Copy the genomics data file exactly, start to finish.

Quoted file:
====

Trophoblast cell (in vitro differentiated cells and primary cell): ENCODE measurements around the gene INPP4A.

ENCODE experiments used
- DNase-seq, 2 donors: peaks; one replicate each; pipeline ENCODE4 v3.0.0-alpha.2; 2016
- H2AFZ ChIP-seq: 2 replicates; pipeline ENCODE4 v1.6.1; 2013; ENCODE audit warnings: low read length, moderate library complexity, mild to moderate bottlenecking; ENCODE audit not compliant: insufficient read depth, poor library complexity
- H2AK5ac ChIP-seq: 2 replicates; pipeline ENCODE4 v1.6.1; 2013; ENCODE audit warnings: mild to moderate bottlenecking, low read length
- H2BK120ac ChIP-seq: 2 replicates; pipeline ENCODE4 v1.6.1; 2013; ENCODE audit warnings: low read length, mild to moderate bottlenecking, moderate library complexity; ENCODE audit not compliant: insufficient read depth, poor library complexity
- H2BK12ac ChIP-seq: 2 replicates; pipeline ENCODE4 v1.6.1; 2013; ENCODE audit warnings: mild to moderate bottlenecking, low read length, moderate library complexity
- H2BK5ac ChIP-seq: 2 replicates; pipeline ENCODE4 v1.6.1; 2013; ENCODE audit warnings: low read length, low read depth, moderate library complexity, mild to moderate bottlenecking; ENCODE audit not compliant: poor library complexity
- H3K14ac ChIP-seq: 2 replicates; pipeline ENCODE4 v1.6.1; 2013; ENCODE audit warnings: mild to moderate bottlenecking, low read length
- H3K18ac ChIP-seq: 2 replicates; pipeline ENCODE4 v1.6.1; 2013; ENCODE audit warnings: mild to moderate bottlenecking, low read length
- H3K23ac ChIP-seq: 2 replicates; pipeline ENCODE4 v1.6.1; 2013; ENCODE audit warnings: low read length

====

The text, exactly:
Trophoblast cell (in vitro differentiated cells and primary cell): ENCODE measurements around the gene INPP4A.

ENCODE experiments used
- DNase-seq, 2 donors: peaks; one replicate each; pipeline ENCODE4 v3.0.0-alpha.2; 2016
- H2AFZ ChIP-seq: 2 replicates; pipeline ENCODE4 v1.6.1; 2013; ENCODE audit warnings: low read length, moderate library complexity, mild to moderate bottlenecking; ENCODE audit not compliant: insufficient read depth, poor library complexity
- H2AK5ac ChIP-seq: 2 replicates; pipeline ENCODE4 v1.6.1; 2013; ENCODE audit warnings: mild to moderate bottlenecking, low read length
- H2BK120ac ChIP-seq: 2 replicates; pipeline ENCODE4 v1.6.1; 2013; ENCODE audit warnings: low read length, mild to moderate bottlenecking, moderate library complexity; ENCODE audit not compliant: insufficient read depth, poor library complexity
- H2BK12ac ChIP-seq: 2 replicates; pipeline ENCODE4 v1.6.1; 2013; ENCODE audit warnings: mild to moderate bottlenecking, low read length, moderate library complexity
- H2BK5ac ChIP-seq: 2 replicates; pipeline ENCODE4 v1.6.1; 2013; ENCODE audit warnings: low read length, low read depth, moderate library complexity, mild to moderate bottlenecking; ENCODE audit not compliant: poor library complexity
- H3K14ac ChIP-seq: 2 replicates; pipeline ENCODE4 v1.6.1; 2013; ENCODE audit warnings: mild to moderate bottlenecking, low read length
- H3K18ac ChIP-seq: 2 replicates; pipeline ENCODE4 v1.6.1; 2013; ENCODE audit warnings: mild to moderate bottlenecking, low read length
- H3K23ac ChIP-seq: 2 replicates; pipeline ENCODE4 v1.6.1; 2013; ENCODE audit warnings: low read length